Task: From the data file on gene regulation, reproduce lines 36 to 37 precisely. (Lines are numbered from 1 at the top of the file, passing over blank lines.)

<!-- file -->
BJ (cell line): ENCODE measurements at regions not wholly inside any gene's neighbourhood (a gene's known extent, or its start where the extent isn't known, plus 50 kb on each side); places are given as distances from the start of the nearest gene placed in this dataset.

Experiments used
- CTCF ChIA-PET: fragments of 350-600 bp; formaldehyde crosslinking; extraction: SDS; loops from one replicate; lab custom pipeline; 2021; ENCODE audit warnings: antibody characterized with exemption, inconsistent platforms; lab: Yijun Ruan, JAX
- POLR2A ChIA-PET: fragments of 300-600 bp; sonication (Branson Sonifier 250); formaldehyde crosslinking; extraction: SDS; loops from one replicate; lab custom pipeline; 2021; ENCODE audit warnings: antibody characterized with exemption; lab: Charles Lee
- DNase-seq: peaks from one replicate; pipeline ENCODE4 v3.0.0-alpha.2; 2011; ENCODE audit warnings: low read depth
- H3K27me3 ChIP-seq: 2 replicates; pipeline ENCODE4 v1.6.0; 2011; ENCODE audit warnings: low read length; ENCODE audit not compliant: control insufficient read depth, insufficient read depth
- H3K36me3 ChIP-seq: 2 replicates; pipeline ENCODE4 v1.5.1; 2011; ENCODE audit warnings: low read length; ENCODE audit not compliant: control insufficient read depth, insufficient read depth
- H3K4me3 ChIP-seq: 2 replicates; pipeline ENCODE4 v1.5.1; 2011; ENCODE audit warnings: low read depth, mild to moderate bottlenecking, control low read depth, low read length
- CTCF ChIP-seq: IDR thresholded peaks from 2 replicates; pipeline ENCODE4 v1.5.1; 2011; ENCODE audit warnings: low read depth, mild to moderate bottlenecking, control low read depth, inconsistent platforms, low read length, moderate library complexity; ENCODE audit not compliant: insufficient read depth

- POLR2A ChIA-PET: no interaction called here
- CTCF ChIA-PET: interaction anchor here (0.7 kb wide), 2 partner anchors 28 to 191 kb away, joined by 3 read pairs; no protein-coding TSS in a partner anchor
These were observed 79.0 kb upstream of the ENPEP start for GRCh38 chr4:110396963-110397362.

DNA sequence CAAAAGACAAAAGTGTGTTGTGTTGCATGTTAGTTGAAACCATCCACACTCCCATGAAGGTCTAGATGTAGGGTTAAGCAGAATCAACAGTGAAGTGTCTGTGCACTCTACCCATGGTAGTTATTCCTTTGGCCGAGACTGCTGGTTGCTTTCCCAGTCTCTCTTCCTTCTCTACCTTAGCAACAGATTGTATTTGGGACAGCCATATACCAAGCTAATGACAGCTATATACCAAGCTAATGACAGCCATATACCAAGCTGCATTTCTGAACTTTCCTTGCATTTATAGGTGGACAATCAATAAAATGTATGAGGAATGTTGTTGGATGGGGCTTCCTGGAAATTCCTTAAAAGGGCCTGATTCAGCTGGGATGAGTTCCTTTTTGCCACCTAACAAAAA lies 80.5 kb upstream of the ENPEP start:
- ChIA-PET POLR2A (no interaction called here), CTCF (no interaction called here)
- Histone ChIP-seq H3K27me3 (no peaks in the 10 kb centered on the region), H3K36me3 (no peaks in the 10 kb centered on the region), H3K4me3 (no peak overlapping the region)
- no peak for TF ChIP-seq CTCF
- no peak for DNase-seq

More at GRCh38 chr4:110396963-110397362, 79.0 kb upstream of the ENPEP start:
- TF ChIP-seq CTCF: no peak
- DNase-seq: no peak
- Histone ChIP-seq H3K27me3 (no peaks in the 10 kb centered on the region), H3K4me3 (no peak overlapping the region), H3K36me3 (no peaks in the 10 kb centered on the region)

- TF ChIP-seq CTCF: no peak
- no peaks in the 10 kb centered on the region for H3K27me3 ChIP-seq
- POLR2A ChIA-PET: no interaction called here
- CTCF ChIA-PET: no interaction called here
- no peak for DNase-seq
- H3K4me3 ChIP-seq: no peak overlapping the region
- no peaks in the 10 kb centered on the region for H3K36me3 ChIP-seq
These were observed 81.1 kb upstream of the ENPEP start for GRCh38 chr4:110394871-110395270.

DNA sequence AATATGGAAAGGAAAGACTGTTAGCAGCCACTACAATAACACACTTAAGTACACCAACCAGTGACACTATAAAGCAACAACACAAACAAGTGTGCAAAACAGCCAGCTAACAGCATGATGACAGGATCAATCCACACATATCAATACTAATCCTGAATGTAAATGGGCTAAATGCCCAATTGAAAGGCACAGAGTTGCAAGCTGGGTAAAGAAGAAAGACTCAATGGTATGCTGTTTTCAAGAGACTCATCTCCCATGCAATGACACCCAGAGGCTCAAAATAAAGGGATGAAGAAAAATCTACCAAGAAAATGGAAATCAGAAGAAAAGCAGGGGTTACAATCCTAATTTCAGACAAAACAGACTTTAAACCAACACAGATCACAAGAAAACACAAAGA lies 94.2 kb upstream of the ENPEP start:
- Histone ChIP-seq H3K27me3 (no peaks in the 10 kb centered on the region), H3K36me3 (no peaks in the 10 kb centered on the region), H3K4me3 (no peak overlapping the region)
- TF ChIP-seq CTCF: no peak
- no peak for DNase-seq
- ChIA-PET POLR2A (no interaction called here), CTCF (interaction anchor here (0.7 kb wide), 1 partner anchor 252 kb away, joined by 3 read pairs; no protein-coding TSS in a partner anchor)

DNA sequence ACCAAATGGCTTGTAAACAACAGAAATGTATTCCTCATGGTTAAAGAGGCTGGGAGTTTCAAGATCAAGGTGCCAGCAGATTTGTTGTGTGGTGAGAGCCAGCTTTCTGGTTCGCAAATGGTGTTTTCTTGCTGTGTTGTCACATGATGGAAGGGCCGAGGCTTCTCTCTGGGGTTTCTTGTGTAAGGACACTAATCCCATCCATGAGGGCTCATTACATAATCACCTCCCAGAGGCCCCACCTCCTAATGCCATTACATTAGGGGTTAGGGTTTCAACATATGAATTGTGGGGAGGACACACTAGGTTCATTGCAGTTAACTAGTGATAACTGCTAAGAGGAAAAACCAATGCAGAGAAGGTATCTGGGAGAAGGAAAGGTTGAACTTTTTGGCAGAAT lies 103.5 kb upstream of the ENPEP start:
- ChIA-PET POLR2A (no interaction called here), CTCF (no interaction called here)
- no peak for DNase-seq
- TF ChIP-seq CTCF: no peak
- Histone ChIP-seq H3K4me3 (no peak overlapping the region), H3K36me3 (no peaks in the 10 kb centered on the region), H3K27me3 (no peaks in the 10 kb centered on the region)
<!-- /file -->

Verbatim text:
- ChIA-PET POLR2A (no interaction called here), CTCF (no interaction called here)
- no peak for DNase-seq